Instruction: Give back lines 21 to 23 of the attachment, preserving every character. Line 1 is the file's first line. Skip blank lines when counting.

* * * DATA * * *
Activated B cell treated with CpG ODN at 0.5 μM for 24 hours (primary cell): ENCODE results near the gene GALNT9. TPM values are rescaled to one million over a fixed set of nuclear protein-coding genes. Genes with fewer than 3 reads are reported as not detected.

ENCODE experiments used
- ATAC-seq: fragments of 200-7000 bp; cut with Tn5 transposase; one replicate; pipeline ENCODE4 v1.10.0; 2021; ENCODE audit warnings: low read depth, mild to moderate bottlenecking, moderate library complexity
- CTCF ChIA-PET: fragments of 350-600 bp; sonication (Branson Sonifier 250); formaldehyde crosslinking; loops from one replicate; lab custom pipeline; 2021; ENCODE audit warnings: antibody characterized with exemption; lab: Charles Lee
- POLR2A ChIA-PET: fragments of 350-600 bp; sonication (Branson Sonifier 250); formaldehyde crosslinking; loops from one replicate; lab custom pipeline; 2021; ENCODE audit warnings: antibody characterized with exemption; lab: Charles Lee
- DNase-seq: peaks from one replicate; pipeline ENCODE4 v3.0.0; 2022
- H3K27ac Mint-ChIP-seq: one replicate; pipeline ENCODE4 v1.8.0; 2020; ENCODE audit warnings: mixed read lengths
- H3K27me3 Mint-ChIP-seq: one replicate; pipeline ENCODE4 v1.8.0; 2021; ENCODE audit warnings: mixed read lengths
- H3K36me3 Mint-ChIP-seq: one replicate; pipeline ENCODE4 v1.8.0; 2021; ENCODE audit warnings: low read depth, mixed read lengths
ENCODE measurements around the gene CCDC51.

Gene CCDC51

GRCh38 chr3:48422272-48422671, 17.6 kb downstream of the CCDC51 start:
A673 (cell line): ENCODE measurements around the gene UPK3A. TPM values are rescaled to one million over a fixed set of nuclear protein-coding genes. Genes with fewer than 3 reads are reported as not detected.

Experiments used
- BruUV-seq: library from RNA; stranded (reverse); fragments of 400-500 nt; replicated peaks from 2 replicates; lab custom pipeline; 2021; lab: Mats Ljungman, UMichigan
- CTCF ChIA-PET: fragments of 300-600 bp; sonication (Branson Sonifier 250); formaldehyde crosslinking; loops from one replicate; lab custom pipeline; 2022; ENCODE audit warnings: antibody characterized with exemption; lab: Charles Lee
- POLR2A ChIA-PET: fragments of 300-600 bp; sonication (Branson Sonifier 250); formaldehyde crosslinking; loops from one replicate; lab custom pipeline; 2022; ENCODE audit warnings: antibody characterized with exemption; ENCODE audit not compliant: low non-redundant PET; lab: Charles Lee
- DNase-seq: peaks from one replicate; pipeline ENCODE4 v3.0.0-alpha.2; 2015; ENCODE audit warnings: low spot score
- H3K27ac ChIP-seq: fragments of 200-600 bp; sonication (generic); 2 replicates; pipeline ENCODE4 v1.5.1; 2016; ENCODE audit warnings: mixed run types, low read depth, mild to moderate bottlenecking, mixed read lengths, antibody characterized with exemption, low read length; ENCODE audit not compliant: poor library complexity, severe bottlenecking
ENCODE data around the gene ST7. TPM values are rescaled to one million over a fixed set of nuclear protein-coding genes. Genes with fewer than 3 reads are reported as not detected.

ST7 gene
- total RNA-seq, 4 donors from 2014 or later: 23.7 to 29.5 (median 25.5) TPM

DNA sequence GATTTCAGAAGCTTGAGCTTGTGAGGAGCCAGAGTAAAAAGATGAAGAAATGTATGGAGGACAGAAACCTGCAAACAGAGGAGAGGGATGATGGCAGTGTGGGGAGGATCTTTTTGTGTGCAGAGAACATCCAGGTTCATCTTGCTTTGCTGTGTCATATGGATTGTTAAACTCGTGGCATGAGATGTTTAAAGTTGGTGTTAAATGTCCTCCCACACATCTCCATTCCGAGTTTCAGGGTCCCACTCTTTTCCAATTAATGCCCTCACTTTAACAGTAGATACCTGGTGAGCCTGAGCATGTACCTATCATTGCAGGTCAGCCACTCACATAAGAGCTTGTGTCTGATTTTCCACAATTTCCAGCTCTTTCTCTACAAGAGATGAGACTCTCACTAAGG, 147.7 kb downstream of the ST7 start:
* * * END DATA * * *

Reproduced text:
ST7 gene
- total RNA-seq, 4 donors from 2014 or later: 23.7 to 29.5 (median 25.5) TPM

DNA sequence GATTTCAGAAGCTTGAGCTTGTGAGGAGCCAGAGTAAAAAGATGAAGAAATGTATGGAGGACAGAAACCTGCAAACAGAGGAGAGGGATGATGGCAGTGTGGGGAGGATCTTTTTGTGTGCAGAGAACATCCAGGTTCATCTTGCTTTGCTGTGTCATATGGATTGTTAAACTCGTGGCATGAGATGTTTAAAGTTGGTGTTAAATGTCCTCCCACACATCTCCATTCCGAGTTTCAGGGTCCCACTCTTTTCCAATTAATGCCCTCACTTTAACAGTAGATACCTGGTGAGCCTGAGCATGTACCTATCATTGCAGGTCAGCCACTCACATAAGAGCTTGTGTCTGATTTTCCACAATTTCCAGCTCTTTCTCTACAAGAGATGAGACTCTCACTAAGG, 147.7 kb downstream of the ST7 start: